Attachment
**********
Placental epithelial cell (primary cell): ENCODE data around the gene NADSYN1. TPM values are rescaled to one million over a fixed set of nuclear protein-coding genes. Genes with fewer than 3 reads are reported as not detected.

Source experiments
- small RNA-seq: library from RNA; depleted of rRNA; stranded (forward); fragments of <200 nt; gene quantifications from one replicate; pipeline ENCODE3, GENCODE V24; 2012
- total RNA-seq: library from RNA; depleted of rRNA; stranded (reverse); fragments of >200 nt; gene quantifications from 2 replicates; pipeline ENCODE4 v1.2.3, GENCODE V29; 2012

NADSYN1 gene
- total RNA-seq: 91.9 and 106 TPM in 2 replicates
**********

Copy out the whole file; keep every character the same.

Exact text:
Placental epithelial cell (primary cell): ENCODE data around the gene NADSYN1. TPM values are rescaled to one million over a fixed set of nuclear protein-coding genes. Genes with fewer than 3 reads are reported as not detected.

Source experiments
- small RNA-seq: library from RNA; depleted of rRNA; stranded (forward); fragments of <200 nt; gene quantifications from one replicate; pipeline ENCODE3, GENCODE V24; 2012
- total RNA-seq: library from RNA; depleted of rRNA; stranded (reverse); fragments of >200 nt; gene quantifications from 2 replicates; pipeline ENCODE4 v1.2.3, GENCODE V29; 2012

NADSYN1 gene
- total RNA-seq: 91.9 and 106 TPM in 2 replicates